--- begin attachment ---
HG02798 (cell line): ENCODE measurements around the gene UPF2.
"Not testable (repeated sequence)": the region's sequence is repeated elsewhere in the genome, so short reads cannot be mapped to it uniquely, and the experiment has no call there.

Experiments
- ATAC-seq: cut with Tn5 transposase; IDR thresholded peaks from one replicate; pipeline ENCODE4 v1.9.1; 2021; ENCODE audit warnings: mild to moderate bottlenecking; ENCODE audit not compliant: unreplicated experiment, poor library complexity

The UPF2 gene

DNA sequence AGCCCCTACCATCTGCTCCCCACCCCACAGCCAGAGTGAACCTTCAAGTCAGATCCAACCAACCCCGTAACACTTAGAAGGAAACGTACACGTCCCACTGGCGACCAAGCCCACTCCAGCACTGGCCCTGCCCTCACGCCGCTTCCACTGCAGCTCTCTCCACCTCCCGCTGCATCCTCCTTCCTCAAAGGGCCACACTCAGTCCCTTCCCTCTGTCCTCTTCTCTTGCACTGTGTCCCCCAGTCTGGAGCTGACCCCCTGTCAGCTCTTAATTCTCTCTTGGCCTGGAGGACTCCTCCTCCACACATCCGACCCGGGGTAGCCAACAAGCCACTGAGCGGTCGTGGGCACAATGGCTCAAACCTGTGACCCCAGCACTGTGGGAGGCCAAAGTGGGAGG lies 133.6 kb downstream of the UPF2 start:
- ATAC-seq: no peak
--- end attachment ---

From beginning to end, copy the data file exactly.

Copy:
HG02798 (cell line): ENCODE measurements around the gene UPF2.
"Not testable (repeated sequence)": the region's sequence is repeated elsewhere in the genome, so short reads cannot be mapped to it uniquely, and the experiment has no call there.

Experiments
- ATAC-seq: cut with Tn5 transposase; IDR thresholded peaks from one replicate; pipeline ENCODE4 v1.9.1; 2021; ENCODE audit warnings: mild to moderate bottlenecking; ENCODE audit not compliant: unreplicated experiment, poor library complexity

The UPF2 gene

DNA sequence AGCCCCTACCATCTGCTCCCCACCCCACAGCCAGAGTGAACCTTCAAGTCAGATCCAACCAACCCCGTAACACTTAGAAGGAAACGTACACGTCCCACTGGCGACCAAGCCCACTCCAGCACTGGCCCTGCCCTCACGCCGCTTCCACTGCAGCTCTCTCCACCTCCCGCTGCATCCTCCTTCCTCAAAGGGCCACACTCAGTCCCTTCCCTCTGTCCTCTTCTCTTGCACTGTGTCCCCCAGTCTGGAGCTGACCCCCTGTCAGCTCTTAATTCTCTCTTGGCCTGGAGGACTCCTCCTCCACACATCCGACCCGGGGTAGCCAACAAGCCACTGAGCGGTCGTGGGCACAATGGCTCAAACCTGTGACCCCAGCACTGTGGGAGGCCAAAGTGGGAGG lies 133.6 kb downstream of the UPF2 start:
- ATAC-seq: no peak